Trying to teach the spouse that we're not fixin' to kill, brand or leave them. 
It's a real fun time. 
In fact, I've come to realize how closely it ranks up there with trying on swim suits. There is dread and anxiety when it begins, and such relief when it's over. Usually. Sometimes. 

The further we get into the process, the more I've learned that halter breaking calves - spirited, black, large calves - can parallel one of life's greatest lessons:

Don't buck the system and expect to end up on top. 

Just kidding. 

This process has become a get-home-at-5:28-every-evening-and-report-to-the-barn-to-tie-up-calves project. 
I feel like I'm 14 again. Except for the size of my jeans. 
It's daily. 
It's tiring. 
It's stressful. 
It's repetitive. 
It's for good reason. 
It pays off in the end. 
Halter breaking calves is a lot of things that life is.

A Halter Broke Life: It takes persistence. 

This process - attempting to rope the wind and make it your friend (welcome to the early stages of Cody and I's relationship, by the way) - chronicles the importance of persistence and how it can really change lives. 
For the better, for the record.

A Halter Broke Life: It takes persistence. 

And time. 
Time is tough to figure out:
A 30-minute nap lasts just 37 seconds. 
A 30-minute meeting can last up to five hours, dependent upon the topic, attendees and cell coverage. 
The halter-breaking process has reconfirmed this thought: 

A Halter Broke Life: It takes persistence. 

And repetition.  
Don't give up. 
I heard once that Michael Jordan got cut from the basketball team and Steve Jobs hated the taste of apples, or something. 

A Halter Broke Life: It takes persistence. 

Persistance from you. 
And yes. I'm talking to you. Quit breaking eye contact. 

Trying to forget.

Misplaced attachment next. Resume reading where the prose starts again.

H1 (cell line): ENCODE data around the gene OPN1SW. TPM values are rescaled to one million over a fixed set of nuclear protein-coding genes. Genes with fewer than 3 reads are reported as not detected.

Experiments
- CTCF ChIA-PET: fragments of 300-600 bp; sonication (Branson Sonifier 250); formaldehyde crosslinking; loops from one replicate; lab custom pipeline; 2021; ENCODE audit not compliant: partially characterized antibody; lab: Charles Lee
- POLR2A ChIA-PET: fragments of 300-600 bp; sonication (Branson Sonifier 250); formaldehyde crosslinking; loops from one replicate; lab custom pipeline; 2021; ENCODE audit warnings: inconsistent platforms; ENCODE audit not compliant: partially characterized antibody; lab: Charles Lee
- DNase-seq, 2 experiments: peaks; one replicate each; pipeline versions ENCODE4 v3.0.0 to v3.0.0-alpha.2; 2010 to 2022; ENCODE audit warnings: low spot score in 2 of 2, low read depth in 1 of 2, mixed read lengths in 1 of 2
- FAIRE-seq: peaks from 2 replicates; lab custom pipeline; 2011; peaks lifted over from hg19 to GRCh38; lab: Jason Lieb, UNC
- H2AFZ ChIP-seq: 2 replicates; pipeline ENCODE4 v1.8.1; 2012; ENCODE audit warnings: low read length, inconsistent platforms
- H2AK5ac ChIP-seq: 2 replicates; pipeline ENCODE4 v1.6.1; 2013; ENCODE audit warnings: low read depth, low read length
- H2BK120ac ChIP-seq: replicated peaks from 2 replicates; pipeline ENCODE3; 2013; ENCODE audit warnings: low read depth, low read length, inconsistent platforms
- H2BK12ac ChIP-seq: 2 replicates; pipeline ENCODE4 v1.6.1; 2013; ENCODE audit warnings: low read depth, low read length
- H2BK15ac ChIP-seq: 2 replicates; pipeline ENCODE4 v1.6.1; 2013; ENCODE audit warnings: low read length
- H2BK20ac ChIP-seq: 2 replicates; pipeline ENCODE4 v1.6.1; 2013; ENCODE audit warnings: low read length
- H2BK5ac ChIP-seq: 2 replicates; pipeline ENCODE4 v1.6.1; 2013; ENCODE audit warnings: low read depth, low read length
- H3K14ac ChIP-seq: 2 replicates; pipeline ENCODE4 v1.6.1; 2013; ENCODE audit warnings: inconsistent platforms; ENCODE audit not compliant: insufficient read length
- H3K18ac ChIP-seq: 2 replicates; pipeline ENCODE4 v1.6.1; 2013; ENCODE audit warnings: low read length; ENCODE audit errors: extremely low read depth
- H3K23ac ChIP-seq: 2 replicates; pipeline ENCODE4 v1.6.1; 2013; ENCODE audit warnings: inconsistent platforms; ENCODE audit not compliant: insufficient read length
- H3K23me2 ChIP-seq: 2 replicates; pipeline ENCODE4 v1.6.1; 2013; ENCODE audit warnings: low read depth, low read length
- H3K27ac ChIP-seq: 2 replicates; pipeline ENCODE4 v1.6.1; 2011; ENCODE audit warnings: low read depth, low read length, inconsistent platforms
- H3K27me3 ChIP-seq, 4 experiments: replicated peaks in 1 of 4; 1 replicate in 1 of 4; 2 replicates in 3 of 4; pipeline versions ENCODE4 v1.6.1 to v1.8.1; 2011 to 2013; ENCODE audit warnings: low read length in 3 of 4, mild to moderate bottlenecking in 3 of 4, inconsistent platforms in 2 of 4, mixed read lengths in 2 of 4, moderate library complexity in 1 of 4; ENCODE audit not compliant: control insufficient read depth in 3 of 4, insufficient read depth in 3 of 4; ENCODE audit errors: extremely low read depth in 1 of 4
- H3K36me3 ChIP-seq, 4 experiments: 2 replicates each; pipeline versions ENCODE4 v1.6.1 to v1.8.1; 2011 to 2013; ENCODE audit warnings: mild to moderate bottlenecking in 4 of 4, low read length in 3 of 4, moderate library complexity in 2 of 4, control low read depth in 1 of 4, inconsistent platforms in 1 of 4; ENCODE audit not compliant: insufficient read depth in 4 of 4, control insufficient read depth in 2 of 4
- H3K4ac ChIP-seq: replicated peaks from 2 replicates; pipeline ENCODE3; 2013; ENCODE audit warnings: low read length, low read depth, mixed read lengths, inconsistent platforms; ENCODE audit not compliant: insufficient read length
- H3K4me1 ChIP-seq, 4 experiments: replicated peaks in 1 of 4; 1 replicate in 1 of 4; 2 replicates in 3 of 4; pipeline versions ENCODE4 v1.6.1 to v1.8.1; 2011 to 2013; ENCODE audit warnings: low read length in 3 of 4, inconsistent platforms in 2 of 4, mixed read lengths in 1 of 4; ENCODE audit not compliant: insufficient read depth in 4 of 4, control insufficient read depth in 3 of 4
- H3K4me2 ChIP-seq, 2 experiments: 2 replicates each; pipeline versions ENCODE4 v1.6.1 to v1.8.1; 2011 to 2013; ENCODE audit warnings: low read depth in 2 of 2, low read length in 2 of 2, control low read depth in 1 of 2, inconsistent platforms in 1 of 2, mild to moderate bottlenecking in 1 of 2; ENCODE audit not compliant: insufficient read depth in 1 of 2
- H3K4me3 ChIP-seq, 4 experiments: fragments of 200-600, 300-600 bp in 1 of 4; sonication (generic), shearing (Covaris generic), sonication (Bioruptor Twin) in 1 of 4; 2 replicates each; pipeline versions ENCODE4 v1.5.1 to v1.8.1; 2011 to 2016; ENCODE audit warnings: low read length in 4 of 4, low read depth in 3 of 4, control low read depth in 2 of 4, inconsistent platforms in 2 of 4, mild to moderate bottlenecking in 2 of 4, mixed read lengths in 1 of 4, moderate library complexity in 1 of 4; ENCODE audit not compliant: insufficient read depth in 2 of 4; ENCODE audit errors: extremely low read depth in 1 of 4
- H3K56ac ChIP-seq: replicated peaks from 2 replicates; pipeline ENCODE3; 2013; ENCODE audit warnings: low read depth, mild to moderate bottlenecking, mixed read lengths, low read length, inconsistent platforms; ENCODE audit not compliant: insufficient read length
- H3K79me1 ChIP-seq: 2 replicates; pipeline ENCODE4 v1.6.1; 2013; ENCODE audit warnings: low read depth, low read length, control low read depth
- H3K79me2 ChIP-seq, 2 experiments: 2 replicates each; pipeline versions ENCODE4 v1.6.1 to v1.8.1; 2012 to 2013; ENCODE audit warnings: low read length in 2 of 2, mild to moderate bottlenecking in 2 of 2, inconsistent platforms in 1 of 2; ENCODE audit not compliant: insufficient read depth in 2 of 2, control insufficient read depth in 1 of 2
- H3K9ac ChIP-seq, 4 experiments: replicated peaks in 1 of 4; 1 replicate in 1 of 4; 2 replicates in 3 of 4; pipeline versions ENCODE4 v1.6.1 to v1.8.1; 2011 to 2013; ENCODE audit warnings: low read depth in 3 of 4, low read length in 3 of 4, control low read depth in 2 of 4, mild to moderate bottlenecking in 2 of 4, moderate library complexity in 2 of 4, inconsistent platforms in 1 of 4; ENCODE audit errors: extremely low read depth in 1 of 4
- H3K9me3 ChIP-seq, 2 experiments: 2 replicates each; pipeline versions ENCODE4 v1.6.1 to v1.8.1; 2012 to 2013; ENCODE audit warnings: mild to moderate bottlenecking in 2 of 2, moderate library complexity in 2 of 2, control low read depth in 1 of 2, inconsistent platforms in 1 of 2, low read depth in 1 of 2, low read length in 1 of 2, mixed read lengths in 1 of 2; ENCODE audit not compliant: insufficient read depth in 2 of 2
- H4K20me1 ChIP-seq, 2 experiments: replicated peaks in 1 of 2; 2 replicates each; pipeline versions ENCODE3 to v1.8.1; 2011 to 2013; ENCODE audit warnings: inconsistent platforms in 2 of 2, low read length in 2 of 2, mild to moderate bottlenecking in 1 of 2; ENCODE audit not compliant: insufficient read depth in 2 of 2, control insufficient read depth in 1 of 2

Losing the weight. 
Eliminating the debt.
Asking for forgiveness.
Trying out for the team. 
Submitting your resume. 
Reorganizing your priorities. 
Dialing the digits on your phone. 
Attempting the recipe one more time. 
Proving yourself. Wrong or right. Proving. Yourself.
Reading through the instructions, slowly and carefully. 
Trying - just once more- to start the family you've dreamt of. 
Untangling your tongue and stomach to come up with the words. 
Washing down the sink what you've started and working through it again. 
Going back to the doctor's office because you know something just isn't right. 
Trying. Again. One more time. The last time. Maybe. Because you know. In your heart. 

The persistence that you need to incorporate into your life
parallels what these rogue cattle at our homestead need to understand: 
Don't be afraid. 
- what you're going through - 
is all part of a plan Bigger than your own. 

Are You Living A Halter Broke Life? It takes persistence. 

And courage. Yours. 

And, really great leather gloves, patience of steel, quick feet and a show stick you're willing to sacrifice. 

But mostly, persistence. 

Wednesday, September 9, 2015

The Thing About Gates

My Dad has a way of feeding me blog fodder. Pieces of insight striking enough to stick with me. I have no recollection of anything he told me when I was 14. 
But now, I listen. 
Now might be a good time to check out Dear Ol' Dad to understand where I'm coming from. 
He has his quirks. 
He loves good food, good beer and good products that don't let him down. 
So, in an effort to enrich the lives of his sons-in-law and son, after dinner Monday Dad gifted each of them a bar of his favorite soap. The soap that he's used for years because it lathers well with the washcloths he and Momma got for their wedding, 37 years ago next month.  

You really should attend our Christmases. 

But it wasn't the soap that got me thinking over the weekend. 

Time ran short; it seemed we had just received our marching orders and before I knew it, folks were packing stock trailers, trucks and carseats. Dad reflected on all that he was able to get done having an extra pair of hands helping him. 

"It's amazing how much more work you can get done when someone opens the gate." said Dad. "When you work alone you have to stop the truck or tractor in front of the gate. Climb down. Open the gate. Walk back to the truck or tractor. Drive it through the gate. Then stop the truck or tractor behind the gate. Climb down. Close the gate. Walk back to the truck or tractor. And finally get to work."

He was right and I was feeling a tick guilty. Every time CS calls me out of the house, the garden or the flower beds to simply "open a gate" I get a bit frustrated. If I'm working along side him it doesn't bother me. But to alter my work to do something as simple as opening a gate? 

For the record, this is how I shut a gate. 

And this is how CS shuts a gate. 
He didn't grow up knowing the fear that 
coincides with cattle raised around cornfields.  

We prefer Homestead Gates 

The thing about gates is that they can make or break productivity. 
The thing about gates is that they control speed in which you move forward.